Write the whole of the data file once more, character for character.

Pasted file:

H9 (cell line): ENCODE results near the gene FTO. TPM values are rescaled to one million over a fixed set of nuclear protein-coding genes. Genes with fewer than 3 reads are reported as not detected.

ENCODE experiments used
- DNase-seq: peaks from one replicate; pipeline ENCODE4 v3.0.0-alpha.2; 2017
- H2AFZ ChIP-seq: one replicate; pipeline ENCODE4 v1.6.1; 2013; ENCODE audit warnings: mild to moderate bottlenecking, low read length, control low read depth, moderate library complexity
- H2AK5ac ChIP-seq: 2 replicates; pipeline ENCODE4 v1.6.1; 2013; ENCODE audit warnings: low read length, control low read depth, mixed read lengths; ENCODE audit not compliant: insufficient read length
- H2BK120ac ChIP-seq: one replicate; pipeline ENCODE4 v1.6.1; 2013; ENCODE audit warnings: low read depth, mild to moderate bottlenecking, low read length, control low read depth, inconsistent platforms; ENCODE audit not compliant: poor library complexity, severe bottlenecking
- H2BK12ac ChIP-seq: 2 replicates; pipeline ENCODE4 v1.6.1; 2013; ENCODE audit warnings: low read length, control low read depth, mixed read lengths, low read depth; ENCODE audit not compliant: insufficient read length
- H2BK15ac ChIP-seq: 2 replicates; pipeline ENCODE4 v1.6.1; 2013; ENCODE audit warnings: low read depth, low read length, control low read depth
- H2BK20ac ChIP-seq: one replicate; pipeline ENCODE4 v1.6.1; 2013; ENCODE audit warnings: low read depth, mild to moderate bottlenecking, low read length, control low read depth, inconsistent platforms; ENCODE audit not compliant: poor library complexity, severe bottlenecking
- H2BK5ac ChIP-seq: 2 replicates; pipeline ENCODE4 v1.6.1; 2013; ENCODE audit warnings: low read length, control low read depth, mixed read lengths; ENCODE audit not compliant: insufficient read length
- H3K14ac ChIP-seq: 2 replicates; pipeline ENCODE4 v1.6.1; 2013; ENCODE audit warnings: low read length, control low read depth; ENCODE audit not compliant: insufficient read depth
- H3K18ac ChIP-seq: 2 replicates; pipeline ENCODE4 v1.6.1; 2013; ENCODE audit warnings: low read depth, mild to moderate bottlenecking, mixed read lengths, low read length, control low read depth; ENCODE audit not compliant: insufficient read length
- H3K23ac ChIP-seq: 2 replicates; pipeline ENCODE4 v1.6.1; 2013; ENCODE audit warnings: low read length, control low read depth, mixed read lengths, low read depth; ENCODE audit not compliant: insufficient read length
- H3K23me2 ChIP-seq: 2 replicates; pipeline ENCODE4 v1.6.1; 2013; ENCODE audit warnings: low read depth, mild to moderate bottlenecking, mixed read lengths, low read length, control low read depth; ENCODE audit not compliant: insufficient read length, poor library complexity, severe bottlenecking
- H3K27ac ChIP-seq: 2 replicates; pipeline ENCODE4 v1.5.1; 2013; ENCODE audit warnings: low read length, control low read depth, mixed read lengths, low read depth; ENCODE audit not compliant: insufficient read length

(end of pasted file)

H9 (cell line): ENCODE results near the gene FTO. TPM values are rescaled to one million over a fixed set of nuclear protein-coding genes. Genes with fewer than 3 reads are reported as not detected.

ENCODE experiments used
- DNase-seq: peaks from one replicate; pipeline ENCODE4 v3.0.0-alpha.2; 2017
- H2AFZ ChIP-seq: one replicate; pipeline ENCODE4 v1.6.1; 2013; ENCODE audit warnings: mild to moderate bottlenecking, low read length, control low read depth, moderate library complexity
- H2AK5ac ChIP-seq: 2 replicates; pipeline ENCODE4 v1.6.1; 2013; ENCODE audit warnings: low read length, control low read depth, mixed read lengths; ENCODE audit not compliant: insufficient read length
- H2BK120ac ChIP-seq: one replicate; pipeline ENCODE4 v1.6.1; 2013; ENCODE audit warnings: low read depth, mild to moderate bottlenecking, low read length, control low read depth, inconsistent platforms; ENCODE audit not compliant: poor library complexity, severe bottlenecking
- H2BK12ac ChIP-seq: 2 replicates; pipeline ENCODE4 v1.6.1; 2013; ENCODE audit warnings: low read length, control low read depth, mixed read lengths, low read depth; ENCODE audit not compliant: insufficient read length
- H2BK15ac ChIP-seq: 2 replicates; pipeline ENCODE4 v1.6.1; 2013; ENCODE audit warnings: low read depth, low read length, control low read depth
- H2BK20ac ChIP-seq: one replicate; pipeline ENCODE4 v1.6.1; 2013; ENCODE audit warnings: low read depth, mild to moderate bottlenecking, low read length, control low read depth, inconsistent platforms; ENCODE audit not compliant: poor library complexity, severe bottlenecking
- H2BK5ac ChIP-seq: 2 replicates; pipeline ENCODE4 v1.6.1; 2013; ENCODE audit warnings: low read length, control low read depth, mixed read lengths; ENCODE audit not compliant: insufficient read length
- H3K14ac ChIP-seq: 2 replicates; pipeline ENCODE4 v1.6.1; 2013; ENCODE audit warnings: low read length, control low read depth; ENCODE audit not compliant: insufficient read depth
- H3K18ac ChIP-seq: 2 replicates; pipeline ENCODE4 v1.6.1; 2013; ENCODE audit warnings: low read depth, mild to moderate bottlenecking, mixed read lengths, low read length, control low read depth; ENCODE audit not compliant: insufficient read length
- H3K23ac ChIP-seq: 2 replicates; pipeline ENCODE4 v1.6.1; 2013; ENCODE audit warnings: low read length, control low read depth, mixed read lengths, low read depth; ENCODE audit not compliant: insufficient read length
- H3K23me2 ChIP-seq: 2 replicates; pipeline ENCODE4 v1.6.1; 2013; ENCODE audit warnings: low read depth, mild to moderate bottlenecking, mixed read lengths, low read length, control low read depth; ENCODE audit not compliant: insufficient read length, poor library complexity, severe bottlenecking
- H3K27ac ChIP-seq: 2 replicates; pipeline ENCODE4 v1.5.1; 2013; ENCODE audit warnings: low read length, control low read depth, mixed read lengths, low read depth; ENCODE audit not compliant: insufficient read length